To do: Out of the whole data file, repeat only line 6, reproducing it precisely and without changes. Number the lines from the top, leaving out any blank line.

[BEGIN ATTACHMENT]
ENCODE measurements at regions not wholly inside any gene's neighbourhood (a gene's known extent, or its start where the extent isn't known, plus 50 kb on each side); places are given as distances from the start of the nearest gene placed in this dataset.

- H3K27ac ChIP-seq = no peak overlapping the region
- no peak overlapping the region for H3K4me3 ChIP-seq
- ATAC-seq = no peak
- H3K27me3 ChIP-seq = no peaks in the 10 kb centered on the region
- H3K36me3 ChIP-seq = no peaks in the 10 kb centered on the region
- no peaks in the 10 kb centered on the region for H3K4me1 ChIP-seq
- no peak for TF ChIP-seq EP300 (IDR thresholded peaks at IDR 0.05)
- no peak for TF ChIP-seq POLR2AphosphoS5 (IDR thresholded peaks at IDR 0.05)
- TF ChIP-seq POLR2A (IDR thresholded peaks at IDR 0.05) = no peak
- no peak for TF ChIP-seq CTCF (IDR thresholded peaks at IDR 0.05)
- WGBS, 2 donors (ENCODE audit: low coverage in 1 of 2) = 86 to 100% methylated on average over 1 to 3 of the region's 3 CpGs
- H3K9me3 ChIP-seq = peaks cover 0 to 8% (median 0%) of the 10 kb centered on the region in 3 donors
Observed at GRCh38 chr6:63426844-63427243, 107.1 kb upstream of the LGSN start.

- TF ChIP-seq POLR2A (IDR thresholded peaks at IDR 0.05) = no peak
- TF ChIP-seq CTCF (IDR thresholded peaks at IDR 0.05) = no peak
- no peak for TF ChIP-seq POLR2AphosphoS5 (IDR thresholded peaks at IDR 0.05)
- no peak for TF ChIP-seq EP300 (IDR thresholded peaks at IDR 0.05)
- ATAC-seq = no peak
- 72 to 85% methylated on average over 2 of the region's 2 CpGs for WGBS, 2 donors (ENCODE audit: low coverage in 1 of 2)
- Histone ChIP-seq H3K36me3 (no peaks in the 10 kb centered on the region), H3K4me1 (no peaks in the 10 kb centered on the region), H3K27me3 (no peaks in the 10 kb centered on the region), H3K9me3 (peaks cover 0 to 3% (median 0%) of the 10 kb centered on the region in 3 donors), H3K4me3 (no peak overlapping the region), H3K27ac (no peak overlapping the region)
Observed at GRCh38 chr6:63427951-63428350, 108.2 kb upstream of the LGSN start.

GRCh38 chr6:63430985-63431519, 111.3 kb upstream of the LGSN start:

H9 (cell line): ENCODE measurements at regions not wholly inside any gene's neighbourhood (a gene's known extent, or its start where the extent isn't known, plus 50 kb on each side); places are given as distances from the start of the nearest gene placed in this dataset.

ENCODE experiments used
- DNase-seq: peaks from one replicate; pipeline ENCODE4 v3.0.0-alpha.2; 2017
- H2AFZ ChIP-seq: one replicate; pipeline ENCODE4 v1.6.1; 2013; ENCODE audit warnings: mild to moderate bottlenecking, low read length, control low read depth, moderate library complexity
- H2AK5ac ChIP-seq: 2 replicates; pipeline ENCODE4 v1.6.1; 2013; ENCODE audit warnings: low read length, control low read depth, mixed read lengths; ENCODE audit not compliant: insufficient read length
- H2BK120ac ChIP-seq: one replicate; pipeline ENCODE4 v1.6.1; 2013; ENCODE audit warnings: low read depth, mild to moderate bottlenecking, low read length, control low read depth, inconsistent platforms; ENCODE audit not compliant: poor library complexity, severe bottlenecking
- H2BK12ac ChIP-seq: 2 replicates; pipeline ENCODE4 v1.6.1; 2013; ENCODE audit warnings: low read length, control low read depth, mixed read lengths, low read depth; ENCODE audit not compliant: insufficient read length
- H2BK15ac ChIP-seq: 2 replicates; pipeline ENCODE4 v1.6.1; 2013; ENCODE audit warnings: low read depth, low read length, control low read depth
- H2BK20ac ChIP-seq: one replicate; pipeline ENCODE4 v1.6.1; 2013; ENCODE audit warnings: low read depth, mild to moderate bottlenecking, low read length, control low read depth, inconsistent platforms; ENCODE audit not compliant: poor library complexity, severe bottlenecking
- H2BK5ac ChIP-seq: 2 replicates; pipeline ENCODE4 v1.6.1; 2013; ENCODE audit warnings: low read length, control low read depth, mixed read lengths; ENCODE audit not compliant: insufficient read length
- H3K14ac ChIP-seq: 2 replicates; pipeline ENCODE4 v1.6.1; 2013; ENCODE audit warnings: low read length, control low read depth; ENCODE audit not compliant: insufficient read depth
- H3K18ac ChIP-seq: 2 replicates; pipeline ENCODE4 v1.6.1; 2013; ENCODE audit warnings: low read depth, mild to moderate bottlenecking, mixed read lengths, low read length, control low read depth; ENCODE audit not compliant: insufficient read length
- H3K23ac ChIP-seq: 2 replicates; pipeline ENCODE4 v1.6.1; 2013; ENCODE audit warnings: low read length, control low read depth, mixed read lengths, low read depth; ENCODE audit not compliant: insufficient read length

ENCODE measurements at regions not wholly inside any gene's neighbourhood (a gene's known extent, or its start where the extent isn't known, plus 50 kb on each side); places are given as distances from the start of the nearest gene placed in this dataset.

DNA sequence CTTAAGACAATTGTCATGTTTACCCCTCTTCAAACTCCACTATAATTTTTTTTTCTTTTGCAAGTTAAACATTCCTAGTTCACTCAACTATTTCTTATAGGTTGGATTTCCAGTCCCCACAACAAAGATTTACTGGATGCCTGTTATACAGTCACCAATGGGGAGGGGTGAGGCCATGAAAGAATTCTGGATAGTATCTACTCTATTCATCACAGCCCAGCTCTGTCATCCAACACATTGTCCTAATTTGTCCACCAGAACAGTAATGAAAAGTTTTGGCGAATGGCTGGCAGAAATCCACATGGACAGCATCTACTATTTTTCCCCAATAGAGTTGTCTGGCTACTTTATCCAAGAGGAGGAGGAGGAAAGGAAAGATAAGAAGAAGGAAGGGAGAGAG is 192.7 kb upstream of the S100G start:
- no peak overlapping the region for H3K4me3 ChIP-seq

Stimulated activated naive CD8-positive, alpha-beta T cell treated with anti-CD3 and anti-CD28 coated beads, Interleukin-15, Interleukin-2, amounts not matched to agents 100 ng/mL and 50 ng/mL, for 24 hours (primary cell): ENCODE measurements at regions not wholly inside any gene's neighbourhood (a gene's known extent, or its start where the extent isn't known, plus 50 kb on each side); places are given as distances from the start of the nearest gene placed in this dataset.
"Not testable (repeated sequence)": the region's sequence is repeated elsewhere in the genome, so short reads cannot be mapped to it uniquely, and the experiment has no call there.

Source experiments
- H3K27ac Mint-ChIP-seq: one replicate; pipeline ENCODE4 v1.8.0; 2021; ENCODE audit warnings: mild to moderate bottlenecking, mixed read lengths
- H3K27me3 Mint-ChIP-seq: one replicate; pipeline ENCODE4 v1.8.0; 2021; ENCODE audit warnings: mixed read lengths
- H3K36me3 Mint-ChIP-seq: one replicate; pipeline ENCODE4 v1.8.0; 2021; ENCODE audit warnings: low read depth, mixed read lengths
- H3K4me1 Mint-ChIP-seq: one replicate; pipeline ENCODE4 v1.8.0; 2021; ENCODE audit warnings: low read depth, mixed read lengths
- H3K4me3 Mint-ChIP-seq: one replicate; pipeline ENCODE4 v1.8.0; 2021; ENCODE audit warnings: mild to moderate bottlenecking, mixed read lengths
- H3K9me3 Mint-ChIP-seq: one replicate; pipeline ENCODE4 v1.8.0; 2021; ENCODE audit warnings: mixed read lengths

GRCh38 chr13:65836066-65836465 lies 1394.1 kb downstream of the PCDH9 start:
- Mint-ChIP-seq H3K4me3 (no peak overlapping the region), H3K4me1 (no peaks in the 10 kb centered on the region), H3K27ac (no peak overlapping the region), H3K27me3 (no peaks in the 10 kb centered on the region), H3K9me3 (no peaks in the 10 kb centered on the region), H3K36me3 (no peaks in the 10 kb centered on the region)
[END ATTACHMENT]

- H3K36me3 ChIP-seq = no peaks in the 10 kb centered on the region